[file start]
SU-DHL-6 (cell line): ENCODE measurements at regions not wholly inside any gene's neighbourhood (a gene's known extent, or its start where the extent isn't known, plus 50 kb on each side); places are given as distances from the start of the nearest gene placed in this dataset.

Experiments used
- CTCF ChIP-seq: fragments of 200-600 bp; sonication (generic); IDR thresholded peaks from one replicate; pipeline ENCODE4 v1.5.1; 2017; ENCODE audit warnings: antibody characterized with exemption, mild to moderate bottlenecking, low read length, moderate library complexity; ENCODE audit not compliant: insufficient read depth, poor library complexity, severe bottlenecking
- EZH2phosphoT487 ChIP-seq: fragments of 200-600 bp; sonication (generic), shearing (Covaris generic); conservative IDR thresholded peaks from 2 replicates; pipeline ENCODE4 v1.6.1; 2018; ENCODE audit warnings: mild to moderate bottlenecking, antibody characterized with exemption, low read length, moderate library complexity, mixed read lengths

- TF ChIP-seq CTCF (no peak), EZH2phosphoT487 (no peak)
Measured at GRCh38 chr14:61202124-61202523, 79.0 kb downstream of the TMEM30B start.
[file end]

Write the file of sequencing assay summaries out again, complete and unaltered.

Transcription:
SU-DHL-6 (cell line): ENCODE measurements at regions not wholly inside any gene's neighbourhood (a gene's known extent, or its start where the extent isn't known, plus 50 kb on each side); places are given as distances from the start of the nearest gene placed in this dataset.

Experiments used
- CTCF ChIP-seq: fragments of 200-600 bp; sonication (generic); IDR thresholded peaks from one replicate; pipeline ENCODE4 v1.5.1; 2017; ENCODE audit warnings: antibody characterized with exemption, mild to moderate bottlenecking, low read length, moderate library complexity; ENCODE audit not compliant: insufficient read depth, poor library complexity, severe bottlenecking
- EZH2phosphoT487 ChIP-seq: fragments of 200-600 bp; sonication (generic), shearing (Covaris generic); conservative IDR thresholded peaks from 2 replicates; pipeline ENCODE4 v1.6.1; 2018; ENCODE audit warnings: mild to moderate bottlenecking, antibody characterized with exemption, low read length, moderate library complexity, mixed read lengths

- TF ChIP-seq CTCF (no peak), EZH2phosphoT487 (no peak)
Measured at GRCh38 chr14:61202124-61202523, 79.0 kb downstream of the TMEM30B start.